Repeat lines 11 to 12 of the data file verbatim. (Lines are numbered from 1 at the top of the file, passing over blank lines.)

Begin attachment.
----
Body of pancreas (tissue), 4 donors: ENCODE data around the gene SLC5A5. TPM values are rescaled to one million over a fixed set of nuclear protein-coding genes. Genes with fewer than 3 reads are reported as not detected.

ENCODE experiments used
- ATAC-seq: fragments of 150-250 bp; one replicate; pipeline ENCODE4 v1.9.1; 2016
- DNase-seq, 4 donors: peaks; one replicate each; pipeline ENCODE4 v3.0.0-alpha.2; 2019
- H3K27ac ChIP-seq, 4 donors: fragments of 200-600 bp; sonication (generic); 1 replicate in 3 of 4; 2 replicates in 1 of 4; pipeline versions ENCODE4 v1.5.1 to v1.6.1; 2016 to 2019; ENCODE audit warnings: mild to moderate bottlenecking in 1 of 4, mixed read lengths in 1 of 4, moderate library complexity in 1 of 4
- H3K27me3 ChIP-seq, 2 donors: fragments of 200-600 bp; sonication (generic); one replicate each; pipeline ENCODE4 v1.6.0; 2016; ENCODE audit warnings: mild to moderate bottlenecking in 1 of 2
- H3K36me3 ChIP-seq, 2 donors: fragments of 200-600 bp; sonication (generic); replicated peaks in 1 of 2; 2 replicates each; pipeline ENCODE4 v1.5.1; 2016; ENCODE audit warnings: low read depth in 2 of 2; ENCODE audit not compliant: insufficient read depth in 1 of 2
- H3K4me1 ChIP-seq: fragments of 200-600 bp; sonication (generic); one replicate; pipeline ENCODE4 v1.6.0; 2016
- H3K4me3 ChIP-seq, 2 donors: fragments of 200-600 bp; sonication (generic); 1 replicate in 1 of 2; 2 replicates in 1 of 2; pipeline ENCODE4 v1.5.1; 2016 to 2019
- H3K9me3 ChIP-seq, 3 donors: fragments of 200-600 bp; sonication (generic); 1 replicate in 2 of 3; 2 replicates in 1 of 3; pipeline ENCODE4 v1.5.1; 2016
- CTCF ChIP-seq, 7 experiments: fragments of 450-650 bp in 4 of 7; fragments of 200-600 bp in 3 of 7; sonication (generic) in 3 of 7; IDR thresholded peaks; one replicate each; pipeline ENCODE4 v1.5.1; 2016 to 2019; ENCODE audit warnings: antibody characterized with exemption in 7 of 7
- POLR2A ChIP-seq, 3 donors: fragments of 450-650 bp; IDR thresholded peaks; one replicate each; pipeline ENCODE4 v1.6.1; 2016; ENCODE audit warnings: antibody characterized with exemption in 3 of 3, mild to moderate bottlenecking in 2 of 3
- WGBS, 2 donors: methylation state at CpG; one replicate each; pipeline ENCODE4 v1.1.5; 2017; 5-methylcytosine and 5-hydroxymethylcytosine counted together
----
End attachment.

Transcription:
- CTCF ChIP-seq, 7 experiments: fragments of 450-650 bp in 4 of 7; fragments of 200-600 bp in 3 of 7; sonication (generic) in 3 of 7; IDR thresholded peaks; one replicate each; pipeline ENCODE4 v1.5.1; 2016 to 2019; ENCODE audit warnings: antibody characterized with exemption in 7 of 7
- POLR2A ChIP-seq, 3 donors: fragments of 450-650 bp; IDR thresholded peaks; one replicate each; pipeline ENCODE4 v1.6.1; 2016; ENCODE audit warnings: antibody characterized with exemption in 3 of 3, mild to moderate bottlenecking in 2 of 3